The Power of Community
or What I Did On My Summer Holiday
When it was announced that this summer’s Avalon Witchcamp had to be cancelled due to an unprecedented combination of a lack of on-site Organisers, a shortfall in bookings and difficulties within the Teaching team, I was very upset. A self-confessed Witchcamp addict, this would have been my tenth year at Avalon as either a camper, organiser or student teacher.
Whilst I tried to console myself that I now had the luxury of a free week to do as I pleased, truth be told the prospect of a summer without Witchcamp looked pretty drab.
During this time, a few Witchcampers upset at the prospect of losing the deposits they had paid for their places at camp began a rather heated discussion on BRDL [British Reclaiming Yahoo Discussion List]. Whilst I understood that no one likes to lose money and get nothing in return, I also knew from my time as a Camp Organiser that putting on Witchcamp requires a lot of advance expenditure – and I knew that the Organisers weren’t in a position to refund deposits. As the protests about lost deposits got louder I began to try to think about ways to help out, but all my fundraising ideas were either financially risky (involving more expenditure initially), or would only have generated small amounts of cash.
And then as part of the ongoing discussions on BRDL, someone made a suggestion that, as the venue (Earthspirit) had already been paid for, perhaps an alternative event could be held there instead. I thought this was a good idea and waited eagerly to see if anyone would pick up on it and volunteer to organise something. After a few days no one had said anything more, so I decided to contact Earthspirit myself and see whether they would be amenable to British Reclaiming putting on an event to replace Witchcamp.
Looking back, I think that was the point at which my ‘free week to do as I pleased’ evaporated along with most of the rest of my summer! Earthspirit had been unable to fill the slot with another booking and were therefore only too delighted to agree to host an alternative British Reclaiming event that week. I knew it was absolutely impossible to put on a Reclaiming Witchcamp at such short notice, but having organised a couple of weekend-long British Reclaiming Gatherings, it seemed quite feasible to me that we could stretch that format into a seven day event.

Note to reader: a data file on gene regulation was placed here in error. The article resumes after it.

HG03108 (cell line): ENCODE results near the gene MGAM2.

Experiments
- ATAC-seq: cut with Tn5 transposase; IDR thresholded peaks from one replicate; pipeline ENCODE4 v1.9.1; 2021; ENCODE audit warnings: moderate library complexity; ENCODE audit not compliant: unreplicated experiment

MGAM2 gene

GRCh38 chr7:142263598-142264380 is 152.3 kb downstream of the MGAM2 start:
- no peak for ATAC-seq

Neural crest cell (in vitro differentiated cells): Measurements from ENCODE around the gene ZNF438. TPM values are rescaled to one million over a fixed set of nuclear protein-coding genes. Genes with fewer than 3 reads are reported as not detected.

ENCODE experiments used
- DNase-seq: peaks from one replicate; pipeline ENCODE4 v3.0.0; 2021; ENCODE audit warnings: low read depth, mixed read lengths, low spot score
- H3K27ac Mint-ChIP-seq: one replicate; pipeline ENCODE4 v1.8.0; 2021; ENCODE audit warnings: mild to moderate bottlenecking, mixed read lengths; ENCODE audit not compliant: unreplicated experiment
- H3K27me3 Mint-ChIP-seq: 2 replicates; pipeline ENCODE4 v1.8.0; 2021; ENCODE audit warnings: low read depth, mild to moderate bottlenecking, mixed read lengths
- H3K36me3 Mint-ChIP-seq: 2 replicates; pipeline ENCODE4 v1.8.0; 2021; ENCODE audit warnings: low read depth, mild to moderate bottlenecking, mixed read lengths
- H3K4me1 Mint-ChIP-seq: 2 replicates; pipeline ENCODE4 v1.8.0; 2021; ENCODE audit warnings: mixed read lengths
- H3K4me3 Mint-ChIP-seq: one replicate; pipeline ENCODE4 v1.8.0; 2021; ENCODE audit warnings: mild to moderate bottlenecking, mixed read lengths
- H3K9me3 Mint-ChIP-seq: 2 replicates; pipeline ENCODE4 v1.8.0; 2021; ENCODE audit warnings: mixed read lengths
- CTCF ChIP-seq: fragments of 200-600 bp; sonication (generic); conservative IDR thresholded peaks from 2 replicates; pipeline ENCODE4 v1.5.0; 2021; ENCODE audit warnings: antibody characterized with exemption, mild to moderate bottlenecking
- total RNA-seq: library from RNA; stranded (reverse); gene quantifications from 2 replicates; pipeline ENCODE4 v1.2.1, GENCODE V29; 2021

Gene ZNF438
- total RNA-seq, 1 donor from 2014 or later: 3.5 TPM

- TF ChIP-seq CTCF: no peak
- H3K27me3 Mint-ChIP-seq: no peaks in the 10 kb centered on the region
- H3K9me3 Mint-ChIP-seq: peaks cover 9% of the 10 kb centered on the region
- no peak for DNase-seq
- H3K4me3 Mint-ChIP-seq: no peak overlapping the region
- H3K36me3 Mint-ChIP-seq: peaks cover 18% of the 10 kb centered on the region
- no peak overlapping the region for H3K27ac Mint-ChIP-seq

At this point I should probably explain the differences between a Reclaiming Witchcamp and a Gathering for those who may not have attended either.
A Reclaiming Witchcamp is a weeklong residential Intensive. A myth or story forms the structure for the week, and the teaching and arc of evening rituals is planned around this. Witchcamp teachers have also undergone several years of training and work experience before they can call themselves Witchcamp teachers. The planning process takes a year, starting almost immediately after the end of the previous camp.
In contrast, the British Reclaiming Gatherings that we have held over the last few years are a much looser style of event, which encourage participants to teach and priestess the event themselves by offering talks and workshops, and co-creating the rituals. The atmosphere is more casual, and people drop in and out of the event as they prefer. Until this summer, the longest Gathering we had held had been over a weekend.
So my plan was to use the basic ‘Gathering’ model for a week-long event that community members would co-operatively create. I flagged up the suggestion on BRDL where it was greeted with enthusiasm. Several people (Anna, David, Diego, Flame, Halo, Peter, Raven, Richard and Sylvia) volunteered to help with the organisation so we created a separate Yahoo group and started planning. From then on things moved at a rapid - and sometimes terrifying! - pace.